The Last Zombie #1
By Brian Keene and Joe Wight
The Last Zombie – another zombie book that asks the question “what happens after the initial outbreak?”. Set in a post apocalyptic United States where the zombies, wild animals and gangs of survivors all hold their own particular dangers. The story follows Dr. Ian Scott (Keene’s obviously a big Anthrax fan) in his journey from California to New York to get back to his beloved fiancé housed at another government facility.
Brian Keene is a well-known and accomplished horror writer and there is a rule of thumb that being a good novelist doesn’t automatically mean you can write comic books – since all too often writers forget that it’s a completely different medium and the skills involved in bringing together both words and visuals are completely different from those required for straight prose. But thankfully Keene seems more than capable than switching to the demands of writing a fine zombie comic and in such a manner that I wouldn’t be surprised if we see this optioned as a movie soon enough (which seems to be the ultimate measure of success in the comics world nowadays).
Keene opens his first attempt at an ongoing comic book by talking in his introduction about the saturation of all things zombie across all media. With The Walking Dead being the biggest title in the world of zombie comics not much could match up to that and Keene himself admits it. But I think he’s being a little hard on himself; yes it’s true that Walking Dead has really set a high water mark for all things zombie, but Keene could be onto something that could potentially put The Last Zombie right up there with Kirkman’s zombie series.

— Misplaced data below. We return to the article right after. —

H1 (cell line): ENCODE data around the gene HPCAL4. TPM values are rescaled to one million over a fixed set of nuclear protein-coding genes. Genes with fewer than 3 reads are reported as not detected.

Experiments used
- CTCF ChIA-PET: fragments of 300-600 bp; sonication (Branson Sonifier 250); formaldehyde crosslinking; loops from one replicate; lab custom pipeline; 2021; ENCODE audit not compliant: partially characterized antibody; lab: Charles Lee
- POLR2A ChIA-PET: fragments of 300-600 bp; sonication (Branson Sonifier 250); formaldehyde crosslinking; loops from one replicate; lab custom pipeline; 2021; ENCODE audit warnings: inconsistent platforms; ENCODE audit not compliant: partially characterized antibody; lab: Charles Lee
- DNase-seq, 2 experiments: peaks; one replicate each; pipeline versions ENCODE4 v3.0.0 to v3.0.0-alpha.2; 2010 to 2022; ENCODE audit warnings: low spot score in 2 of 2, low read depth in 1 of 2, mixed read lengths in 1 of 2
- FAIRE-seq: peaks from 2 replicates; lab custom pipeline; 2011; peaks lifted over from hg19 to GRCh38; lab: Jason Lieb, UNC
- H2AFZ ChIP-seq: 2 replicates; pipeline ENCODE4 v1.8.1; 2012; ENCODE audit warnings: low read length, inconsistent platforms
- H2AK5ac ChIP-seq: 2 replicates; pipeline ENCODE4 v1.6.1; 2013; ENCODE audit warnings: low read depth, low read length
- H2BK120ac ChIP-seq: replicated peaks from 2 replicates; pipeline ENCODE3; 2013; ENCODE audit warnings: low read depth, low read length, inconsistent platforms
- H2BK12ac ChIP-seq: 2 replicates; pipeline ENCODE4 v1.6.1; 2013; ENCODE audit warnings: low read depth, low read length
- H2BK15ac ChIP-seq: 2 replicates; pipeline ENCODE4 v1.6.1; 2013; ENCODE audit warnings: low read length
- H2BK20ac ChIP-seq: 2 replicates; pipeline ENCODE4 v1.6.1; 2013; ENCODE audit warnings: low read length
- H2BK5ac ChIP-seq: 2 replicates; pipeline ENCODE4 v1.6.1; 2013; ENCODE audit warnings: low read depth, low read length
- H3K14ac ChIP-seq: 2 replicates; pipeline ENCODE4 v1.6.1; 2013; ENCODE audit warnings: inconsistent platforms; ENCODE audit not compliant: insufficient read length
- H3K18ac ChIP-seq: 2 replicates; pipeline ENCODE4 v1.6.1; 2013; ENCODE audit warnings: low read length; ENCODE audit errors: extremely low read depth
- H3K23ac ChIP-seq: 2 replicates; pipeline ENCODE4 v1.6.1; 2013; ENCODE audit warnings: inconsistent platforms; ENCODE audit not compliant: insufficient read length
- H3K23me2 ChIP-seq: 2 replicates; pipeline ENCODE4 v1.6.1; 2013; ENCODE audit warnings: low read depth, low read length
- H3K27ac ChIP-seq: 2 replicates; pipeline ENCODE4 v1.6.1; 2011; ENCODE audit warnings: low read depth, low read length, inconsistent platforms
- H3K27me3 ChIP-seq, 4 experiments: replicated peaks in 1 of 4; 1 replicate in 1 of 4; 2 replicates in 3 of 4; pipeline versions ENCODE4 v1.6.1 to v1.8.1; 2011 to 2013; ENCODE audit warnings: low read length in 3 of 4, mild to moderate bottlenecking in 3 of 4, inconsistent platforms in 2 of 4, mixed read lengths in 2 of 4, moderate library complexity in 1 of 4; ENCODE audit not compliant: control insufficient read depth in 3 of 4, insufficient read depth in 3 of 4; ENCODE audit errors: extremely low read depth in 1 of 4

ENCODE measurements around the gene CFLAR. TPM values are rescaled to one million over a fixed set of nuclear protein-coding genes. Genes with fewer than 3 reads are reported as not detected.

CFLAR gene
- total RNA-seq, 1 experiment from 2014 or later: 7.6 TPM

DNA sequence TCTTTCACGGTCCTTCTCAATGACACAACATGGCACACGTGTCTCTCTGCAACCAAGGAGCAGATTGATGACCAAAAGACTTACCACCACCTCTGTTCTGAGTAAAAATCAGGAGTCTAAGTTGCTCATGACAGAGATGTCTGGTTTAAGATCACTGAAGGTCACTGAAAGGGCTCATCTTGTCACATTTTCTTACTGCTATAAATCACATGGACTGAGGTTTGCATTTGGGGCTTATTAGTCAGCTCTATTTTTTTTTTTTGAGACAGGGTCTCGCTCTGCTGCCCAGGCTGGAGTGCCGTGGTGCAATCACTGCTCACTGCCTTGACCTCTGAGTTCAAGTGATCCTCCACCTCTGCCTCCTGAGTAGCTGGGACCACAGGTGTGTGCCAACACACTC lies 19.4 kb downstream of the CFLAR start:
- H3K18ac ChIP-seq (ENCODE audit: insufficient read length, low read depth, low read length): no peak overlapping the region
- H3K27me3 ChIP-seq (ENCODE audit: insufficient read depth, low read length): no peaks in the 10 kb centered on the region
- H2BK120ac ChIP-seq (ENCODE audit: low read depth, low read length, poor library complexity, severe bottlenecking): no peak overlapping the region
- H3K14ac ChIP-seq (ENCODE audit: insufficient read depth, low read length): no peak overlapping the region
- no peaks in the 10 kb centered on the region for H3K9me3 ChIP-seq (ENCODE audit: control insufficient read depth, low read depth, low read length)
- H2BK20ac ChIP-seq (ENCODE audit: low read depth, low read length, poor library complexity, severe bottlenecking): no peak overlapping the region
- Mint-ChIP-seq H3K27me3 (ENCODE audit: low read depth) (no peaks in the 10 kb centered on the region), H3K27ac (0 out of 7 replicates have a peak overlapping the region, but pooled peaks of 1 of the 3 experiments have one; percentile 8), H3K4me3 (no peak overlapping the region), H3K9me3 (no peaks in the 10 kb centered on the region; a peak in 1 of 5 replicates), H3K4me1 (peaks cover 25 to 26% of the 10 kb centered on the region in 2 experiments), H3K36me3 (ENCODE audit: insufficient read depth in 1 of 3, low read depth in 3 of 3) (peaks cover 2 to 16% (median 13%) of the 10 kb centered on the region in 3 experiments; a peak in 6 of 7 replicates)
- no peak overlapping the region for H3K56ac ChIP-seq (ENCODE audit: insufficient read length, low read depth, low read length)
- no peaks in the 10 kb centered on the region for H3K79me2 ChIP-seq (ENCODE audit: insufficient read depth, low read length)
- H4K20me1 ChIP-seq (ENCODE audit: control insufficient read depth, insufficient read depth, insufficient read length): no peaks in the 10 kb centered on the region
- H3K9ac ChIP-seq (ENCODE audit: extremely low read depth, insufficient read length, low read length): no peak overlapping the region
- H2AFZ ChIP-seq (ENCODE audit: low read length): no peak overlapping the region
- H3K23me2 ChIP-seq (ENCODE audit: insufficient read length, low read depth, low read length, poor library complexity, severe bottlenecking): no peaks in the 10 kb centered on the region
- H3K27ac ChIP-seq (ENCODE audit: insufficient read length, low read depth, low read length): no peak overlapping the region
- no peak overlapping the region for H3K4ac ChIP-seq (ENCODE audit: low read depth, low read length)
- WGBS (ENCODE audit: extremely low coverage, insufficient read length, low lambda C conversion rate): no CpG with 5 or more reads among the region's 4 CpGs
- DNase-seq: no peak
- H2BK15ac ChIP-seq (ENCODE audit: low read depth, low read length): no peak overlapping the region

With so much time and success in the novel writing world there should be one thing that Keene can write and that’s dialogue. All of the characters in this book react with each other perfectly and you certainly believe Scott’s love for his fiancé and the reasons for his desperate cross continent journey. The plot itself may be something we’ve seen before but it’s what Keene can do with this formula that could make all the difference.
(Oh yes – “the whole world’s gone to shit” indeed – From The Last Zombie #1 by Brian Keene and Joe Wight, published Antarctic Press)
The black and white artwork is certainly very nice when focused on things that are close up and when looking at something further off not as much detail is used. Some would think that this is a lazy tactic used by artists but I think it adds to the art because the human eye doesn’t see everything far away in perfect detail. Details within comic book art are very important but so is the idea of perspective, which some artists seem to forget about.
The art isn’t really traditional in the sense of comic book art. Joe Wight acts as penciller, inker and even colourist (in a sense). Everything looks like it is drawn in pencil and instead of inking Wight looks as though he’s used his pencils to create all of his inking effects and shading in place of colours. This gives the book a very different feel to most comic books and it certainly adds to the experience.
There is one flaw with the artwork that some people would think isn’t all that important but I think a good comic is the culmination of every aspect working together. Wight is acting as not only artist but letterer as well (it isn’t listed in the credits but neither is a letterer identified) and that’s the weakest aspect of the comic, with an annoyingly unusual “e” character. It sounds insignificant, but time and again, I found it dragging me out of the moment and makes you realize you are indeed reading a comic thus breaking your concentration and spoiling the experience.
(Tense scenes in the sit-room, and that strange affectation with the “e”s – From The Last Zombie #1 by Brian Keene and Joe Wight, published Antarctic Press)
The Last Zombie feels like it’s going to deliver both horror with action perfectly with some romance thrown in for good measure, three different genres that we rarely see working together in any medium let alone comic books. This first issue is good and this first five issue series looks like it has the potential to be great. (Keene has already talked of having a 50 issue story in mind – all made up of smaller story-arcs)
I personally hope we see Keene continue to work in the format of comics: The only real question we have to ask is why has one of the authors responsible for bringing zombies back into vogue taken so long to try his hand at comics properly, a format he was so obviously made for.